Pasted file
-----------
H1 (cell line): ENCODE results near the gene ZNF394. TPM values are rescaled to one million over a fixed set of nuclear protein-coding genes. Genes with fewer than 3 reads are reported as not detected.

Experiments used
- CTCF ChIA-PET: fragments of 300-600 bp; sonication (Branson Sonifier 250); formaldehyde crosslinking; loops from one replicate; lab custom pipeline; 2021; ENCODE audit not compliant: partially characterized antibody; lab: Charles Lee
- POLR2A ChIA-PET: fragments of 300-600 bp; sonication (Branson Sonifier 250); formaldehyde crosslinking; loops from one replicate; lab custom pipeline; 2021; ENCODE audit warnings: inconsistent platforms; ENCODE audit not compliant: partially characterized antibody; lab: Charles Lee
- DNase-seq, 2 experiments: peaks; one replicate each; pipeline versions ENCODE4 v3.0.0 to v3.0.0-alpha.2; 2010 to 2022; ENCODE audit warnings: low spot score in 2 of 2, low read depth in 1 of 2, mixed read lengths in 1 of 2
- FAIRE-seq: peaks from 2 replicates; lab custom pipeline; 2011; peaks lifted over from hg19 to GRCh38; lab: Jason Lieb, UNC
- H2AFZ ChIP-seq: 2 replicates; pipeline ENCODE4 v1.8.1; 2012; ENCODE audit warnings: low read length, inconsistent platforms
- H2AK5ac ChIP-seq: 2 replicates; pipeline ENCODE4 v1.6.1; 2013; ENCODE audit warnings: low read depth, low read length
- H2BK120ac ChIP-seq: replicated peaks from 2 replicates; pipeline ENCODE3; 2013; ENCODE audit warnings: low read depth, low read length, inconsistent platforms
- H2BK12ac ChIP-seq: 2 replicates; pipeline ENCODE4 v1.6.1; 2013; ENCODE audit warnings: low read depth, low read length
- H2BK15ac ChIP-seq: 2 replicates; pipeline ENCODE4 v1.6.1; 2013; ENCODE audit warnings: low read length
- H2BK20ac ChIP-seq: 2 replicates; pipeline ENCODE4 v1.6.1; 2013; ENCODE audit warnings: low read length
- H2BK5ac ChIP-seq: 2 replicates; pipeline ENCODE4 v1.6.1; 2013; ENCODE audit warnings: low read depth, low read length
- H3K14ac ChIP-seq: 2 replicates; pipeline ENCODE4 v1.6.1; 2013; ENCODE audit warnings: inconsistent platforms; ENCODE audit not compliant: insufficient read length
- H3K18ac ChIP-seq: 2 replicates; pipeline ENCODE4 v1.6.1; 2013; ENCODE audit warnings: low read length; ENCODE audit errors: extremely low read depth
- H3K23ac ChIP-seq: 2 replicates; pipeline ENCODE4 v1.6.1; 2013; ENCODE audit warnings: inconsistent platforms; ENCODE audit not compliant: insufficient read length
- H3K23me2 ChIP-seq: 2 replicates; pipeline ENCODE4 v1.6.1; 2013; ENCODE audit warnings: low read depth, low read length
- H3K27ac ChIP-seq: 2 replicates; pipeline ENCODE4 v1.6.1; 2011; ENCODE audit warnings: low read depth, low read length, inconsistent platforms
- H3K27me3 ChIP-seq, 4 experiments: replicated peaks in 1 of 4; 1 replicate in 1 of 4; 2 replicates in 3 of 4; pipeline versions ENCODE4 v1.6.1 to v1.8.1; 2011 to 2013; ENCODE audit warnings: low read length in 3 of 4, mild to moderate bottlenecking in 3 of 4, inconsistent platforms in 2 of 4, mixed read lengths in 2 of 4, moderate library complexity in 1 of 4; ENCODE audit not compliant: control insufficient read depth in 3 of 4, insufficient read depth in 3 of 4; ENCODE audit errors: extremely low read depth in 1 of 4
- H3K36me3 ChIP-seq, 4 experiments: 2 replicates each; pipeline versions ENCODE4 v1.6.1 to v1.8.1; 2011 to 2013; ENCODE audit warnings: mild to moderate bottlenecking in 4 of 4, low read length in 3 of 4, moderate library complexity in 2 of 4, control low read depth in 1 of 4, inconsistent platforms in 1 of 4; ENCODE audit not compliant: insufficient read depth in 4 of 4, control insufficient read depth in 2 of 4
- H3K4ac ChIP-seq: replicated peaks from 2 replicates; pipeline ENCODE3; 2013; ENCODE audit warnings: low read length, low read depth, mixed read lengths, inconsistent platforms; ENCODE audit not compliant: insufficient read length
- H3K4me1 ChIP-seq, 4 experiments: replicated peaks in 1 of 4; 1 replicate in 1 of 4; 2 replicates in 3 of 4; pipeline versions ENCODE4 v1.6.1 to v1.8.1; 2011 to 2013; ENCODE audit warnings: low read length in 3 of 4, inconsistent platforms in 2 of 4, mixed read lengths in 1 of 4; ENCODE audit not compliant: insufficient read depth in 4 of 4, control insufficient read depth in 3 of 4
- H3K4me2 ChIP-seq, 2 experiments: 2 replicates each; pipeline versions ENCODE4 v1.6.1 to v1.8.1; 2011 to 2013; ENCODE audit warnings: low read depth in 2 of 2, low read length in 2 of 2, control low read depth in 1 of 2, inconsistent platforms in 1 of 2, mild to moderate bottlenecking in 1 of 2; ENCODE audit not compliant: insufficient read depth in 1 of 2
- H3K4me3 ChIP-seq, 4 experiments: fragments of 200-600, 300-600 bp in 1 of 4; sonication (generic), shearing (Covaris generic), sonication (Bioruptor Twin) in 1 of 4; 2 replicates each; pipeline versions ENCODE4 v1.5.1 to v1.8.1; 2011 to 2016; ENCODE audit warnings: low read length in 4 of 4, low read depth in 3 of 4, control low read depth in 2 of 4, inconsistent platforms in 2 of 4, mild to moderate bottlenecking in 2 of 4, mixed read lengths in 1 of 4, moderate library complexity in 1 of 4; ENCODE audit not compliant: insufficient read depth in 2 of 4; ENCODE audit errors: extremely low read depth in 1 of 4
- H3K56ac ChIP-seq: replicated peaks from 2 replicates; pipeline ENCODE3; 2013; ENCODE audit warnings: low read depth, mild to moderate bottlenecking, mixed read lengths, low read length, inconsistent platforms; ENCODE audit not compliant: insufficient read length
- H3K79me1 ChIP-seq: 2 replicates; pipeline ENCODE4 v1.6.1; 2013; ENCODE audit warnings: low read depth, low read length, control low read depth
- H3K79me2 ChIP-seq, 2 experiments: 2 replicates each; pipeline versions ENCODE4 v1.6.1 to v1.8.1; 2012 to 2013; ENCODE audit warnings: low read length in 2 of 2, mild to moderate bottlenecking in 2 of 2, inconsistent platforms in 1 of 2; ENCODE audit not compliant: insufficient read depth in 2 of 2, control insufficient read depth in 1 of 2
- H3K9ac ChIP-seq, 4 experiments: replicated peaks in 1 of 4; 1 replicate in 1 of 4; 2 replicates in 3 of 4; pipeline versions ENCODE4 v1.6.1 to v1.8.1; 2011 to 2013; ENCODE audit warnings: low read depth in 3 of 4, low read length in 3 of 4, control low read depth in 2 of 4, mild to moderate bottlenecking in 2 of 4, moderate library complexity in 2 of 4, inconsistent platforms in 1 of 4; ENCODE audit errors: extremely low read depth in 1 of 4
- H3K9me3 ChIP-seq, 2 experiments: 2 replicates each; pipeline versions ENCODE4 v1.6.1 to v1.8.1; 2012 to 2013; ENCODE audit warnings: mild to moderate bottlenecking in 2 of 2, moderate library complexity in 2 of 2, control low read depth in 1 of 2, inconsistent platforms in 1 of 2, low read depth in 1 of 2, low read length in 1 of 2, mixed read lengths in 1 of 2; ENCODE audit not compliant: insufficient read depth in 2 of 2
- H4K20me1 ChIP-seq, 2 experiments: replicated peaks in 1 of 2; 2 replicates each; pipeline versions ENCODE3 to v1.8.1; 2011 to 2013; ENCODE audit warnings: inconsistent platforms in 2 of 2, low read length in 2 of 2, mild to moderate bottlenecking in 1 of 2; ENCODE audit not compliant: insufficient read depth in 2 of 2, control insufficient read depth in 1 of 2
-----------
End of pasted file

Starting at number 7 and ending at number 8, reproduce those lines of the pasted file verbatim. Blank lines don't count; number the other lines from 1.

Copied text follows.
- H2AFZ ChIP-seq: 2 replicates; pipeline ENCODE4 v1.8.1; 2012; ENCODE audit warnings: low read length, inconsistent platforms
- H2AK5ac ChIP-seq: 2 replicates; pipeline ENCODE4 v1.6.1; 2013; ENCODE audit warnings: low read depth, low read length